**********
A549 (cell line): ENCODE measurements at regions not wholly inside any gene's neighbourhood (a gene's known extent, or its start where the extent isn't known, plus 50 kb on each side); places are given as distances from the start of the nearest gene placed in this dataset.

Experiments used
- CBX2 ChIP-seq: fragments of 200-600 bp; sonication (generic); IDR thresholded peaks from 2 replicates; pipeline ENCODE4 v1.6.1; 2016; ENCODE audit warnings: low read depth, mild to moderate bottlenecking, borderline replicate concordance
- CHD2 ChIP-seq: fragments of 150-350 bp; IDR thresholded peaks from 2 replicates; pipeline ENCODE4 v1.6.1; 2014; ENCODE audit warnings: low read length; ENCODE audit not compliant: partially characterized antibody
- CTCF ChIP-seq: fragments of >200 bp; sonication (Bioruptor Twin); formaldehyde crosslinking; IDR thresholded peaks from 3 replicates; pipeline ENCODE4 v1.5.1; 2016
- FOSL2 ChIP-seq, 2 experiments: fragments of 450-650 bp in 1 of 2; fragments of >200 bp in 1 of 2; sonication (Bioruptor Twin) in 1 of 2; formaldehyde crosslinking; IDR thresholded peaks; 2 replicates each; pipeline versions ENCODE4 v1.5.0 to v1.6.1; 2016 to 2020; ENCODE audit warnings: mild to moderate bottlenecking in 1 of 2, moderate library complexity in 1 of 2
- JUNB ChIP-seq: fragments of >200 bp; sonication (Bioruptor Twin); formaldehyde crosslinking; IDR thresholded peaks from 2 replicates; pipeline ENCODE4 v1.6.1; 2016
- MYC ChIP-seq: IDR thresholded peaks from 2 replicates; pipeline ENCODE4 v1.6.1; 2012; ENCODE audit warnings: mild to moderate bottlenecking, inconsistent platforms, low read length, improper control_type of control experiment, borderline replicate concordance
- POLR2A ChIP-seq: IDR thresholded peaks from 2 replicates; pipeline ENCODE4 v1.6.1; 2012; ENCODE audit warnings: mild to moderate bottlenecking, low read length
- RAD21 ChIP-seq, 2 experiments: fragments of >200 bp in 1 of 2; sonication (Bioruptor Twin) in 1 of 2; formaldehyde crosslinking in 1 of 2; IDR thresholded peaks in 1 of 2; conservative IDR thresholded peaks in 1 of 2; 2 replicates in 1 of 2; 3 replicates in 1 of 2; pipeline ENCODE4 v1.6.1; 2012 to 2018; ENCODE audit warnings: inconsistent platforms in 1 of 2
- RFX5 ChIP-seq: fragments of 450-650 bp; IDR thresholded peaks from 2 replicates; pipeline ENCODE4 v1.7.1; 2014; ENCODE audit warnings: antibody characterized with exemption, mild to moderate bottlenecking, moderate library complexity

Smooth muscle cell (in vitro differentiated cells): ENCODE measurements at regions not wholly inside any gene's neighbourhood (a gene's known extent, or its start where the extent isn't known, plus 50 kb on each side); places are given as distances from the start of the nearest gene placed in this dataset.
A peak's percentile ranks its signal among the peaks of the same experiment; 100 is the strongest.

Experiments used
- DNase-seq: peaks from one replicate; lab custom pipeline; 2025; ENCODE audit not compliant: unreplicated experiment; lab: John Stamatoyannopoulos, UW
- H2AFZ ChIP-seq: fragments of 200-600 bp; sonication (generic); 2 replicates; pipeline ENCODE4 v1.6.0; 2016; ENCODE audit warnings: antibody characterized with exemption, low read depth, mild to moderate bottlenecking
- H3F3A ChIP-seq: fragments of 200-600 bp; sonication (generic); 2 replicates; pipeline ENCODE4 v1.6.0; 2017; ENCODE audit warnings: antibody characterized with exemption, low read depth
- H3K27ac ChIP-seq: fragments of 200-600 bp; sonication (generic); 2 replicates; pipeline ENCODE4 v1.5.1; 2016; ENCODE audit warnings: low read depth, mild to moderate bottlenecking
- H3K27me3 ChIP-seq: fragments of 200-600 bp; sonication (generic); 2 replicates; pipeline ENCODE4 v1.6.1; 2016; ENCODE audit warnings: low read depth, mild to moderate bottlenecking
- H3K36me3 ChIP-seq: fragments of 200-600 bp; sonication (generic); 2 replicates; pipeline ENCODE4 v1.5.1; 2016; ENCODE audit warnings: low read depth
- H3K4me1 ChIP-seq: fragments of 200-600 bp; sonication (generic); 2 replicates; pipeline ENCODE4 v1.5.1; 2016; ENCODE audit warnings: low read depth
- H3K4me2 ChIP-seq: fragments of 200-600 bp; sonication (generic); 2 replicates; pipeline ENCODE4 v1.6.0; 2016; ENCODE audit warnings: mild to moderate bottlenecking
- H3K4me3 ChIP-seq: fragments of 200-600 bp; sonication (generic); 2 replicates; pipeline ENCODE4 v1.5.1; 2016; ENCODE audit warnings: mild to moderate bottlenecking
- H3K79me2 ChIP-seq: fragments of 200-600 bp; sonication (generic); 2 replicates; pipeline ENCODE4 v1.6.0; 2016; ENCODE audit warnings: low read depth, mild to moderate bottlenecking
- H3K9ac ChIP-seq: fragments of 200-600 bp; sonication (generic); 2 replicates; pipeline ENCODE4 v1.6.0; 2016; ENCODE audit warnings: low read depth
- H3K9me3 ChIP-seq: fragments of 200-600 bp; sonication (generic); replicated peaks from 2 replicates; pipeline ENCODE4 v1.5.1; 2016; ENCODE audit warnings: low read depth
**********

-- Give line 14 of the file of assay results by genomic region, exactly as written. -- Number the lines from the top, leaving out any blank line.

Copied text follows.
Experiments used